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10-20-2016 10:38 PM

I have data on customer purchase history. I want to score each of these customers based on the attributes. For this, I want to calculate the score by assigning weights to variables, (ex: 10% to v1, 20% to v2, 50% to v3 etc.,) and then sum up these weights. The resultant score should tell me how good a customer is. For instance, a score above 500 means they are good/loyal customers and we can expect good sales from them next time. While the threshold can be decided once we get a score, I want to know how I can approach this problem.

I decided to run PCA, from which I can get the PCA scores and hence use coefficients as weights.

For example, if I select the first principal component and take the coefficients,

y1=0.5v1+0.8v2-0.2v3 ,

replacing v1, v2 , v3 with the values of the attributes, I can get a score of each observation.

I am not sure if this is a clever approach. Is there a better way to optimize the weights and calculate the score of each customer? Any thoughts are appreciated.

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10-20-2016 11:31 PM

That is a clever approach.

But PCA is only applied for continuous variables.

And you also missed the second Primary Component, which maybe occupy very big variance of data.

Maybe you could includ these two primary component or three......

Suppose for the first PC,which occupy %60

y1=0.5v1+0.8v2-0.2v3 ,

Suppose for the second PC,which occupy %40

y2=0.5v1+0.8v2-0.2v3 ,

the final score maybe : Y=0.6*Y1+0.4*Y2 ?

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10-20-2016 11:53 PM

So this is an unsupervised learning problem?

You have no data to calibrate your model with?

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10-21-2016 12:12 AM

Yes @Reeza. It is unsupervised.

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10-20-2016 11:58 PM

Or you could use Log-Linear Model.

Check the documentation of PROC CATMOD

Example 32.4: Log-Linear Model, Three Dependent Variables

Note: remove the non-significant variables before applying your model.

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10-21-2016 12:31 AM

Look at proc varclus

Also, make sure to standardize variables. Otherwise larger variables take over.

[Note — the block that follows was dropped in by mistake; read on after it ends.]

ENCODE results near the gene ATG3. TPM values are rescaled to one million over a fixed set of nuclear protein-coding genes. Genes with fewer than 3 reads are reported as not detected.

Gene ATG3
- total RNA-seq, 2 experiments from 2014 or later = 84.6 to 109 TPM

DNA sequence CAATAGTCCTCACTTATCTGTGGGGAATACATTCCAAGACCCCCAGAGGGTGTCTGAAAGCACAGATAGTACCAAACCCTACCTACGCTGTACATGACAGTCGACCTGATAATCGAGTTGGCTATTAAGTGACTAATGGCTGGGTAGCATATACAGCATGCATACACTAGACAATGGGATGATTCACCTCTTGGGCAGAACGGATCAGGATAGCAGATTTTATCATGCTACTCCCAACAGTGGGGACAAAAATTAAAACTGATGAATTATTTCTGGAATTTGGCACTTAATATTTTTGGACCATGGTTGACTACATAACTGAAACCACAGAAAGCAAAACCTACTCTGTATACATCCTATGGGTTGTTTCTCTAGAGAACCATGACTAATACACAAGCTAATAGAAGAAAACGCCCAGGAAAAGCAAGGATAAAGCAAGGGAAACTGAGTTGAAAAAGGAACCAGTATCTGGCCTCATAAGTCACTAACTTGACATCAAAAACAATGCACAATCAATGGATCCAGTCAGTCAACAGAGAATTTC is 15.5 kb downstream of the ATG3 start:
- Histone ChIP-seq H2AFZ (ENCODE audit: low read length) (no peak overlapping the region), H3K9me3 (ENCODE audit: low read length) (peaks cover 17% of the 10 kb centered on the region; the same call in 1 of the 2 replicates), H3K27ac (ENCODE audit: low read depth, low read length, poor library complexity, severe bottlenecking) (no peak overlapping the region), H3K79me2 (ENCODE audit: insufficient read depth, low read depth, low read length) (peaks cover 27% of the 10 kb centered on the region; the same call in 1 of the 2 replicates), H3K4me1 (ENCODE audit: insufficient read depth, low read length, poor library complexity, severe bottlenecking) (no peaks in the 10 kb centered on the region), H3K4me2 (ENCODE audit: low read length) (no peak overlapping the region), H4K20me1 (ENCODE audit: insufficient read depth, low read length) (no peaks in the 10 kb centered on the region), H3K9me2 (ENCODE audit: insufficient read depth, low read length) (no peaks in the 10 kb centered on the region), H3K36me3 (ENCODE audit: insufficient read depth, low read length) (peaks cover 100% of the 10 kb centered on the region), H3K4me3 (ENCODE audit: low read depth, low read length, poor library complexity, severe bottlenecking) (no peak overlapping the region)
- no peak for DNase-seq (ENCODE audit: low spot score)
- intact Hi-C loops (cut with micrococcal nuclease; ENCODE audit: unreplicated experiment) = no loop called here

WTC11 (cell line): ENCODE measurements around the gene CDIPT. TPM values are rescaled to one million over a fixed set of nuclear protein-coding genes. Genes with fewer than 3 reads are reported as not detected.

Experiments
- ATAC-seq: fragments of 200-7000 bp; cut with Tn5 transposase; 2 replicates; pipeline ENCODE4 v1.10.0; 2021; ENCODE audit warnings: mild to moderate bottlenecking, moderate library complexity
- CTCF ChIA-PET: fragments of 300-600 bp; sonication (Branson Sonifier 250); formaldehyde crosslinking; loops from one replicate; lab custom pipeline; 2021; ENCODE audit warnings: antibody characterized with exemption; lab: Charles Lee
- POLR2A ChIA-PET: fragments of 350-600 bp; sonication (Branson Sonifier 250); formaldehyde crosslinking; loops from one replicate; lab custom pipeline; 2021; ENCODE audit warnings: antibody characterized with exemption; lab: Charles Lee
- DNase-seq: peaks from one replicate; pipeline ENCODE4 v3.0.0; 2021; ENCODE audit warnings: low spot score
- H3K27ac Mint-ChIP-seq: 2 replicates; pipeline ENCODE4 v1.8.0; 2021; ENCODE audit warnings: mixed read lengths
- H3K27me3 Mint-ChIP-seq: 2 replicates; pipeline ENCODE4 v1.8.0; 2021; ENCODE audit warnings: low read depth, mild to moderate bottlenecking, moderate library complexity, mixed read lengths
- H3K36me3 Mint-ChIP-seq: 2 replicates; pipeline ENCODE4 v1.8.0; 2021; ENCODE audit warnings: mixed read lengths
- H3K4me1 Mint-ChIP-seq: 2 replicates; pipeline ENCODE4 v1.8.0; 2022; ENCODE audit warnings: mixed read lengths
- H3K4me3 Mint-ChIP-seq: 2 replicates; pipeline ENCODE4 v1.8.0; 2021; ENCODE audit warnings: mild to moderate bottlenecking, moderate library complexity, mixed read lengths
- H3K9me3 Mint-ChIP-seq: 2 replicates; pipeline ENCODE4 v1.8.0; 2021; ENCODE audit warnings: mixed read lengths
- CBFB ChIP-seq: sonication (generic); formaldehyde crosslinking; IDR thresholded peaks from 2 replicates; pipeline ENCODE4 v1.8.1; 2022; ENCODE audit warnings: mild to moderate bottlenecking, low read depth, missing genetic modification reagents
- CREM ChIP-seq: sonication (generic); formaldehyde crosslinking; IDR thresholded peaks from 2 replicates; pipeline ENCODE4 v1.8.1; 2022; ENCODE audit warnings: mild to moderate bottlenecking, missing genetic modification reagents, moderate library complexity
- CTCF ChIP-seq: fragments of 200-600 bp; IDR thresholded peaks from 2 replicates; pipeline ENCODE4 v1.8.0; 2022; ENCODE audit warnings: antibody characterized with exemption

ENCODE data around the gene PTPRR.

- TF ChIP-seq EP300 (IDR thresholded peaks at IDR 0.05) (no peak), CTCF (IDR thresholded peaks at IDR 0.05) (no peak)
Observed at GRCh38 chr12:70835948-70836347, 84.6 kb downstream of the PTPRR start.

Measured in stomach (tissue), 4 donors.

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10-21-2016 03:22 AM - edited 10-21-2016 03:45 AM

@Reeza ,

Very good point . That make lots of sense.

Or you could check Possion Model.(which can take care both category and continuous variable)

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10-25-2016 03:17 PM

Thanks, @Ksharp.

Looks like Possion Model works for supervised model. I don't have any target variable in my data , that is related to other variables.

I want each observation to get a weight based on the weights of other variables, exactly like your first answer-

"Suppose for the first PC,which occupy %60

y1=0.5v1+0.8v2-0.2v3 ,

Suppose for the second PC,which occupy %40

y2=0.5v1+0.8v2-0.2v3 ,

the final score maybe : Y=0.6*Y1+0.4*Y2 "

But here , Y is my each observation, and X are my variables, coefficients being the weights.

X's are both categorical and continuous.

Looks like Possion Model works for supervised model. I don't have any target variable in my data , that is related to other variables.

I want each observation to get a weight based on the weights of other variables, exactly like your first answer-

"Suppose for the first PC,which occupy %60

y1=0.5v1+0.8v2-0.2v3 ,

Suppose for the second PC,which occupy %40

y2=0.5v1+0.8v2-0.2v3 ,

the final score maybe : Y=0.6*Y1+0.4*Y2 "

But here , Y is my each observation, and X are my variables, coefficients being the weights.

X's are both categorical and continuous.

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10-25-2016 10:06 PM

Do you take a look at PRINQUAL Procedure ?

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10-25-2016 03:01 PM

@Reeza,

Is there any way we could use proc varclus for all types of variables?

I looked at the documentation and it says it takes all the numerical values by default.

My dataset has both categorical and continuous variables. Also some of the categorical variables coded as 1,0.

Is there any way we could use proc varclus for all types of variables?

I looked at the documentation and it says it takes all the numerical values by default.

My dataset has both categorical and continuous variables. Also some of the categorical variables coded as 1,0.

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10-21-2016 03:35 AM

Or Check this:

Overview: PRINQUAL Procedure

The PRINQUAL procedure performs principal component analysis (PCA) of qualitative, quantitative, or

mixed data. PROC PRINQUAL is based on the work of Kruskal and Shepard (1974); Young, Takane, and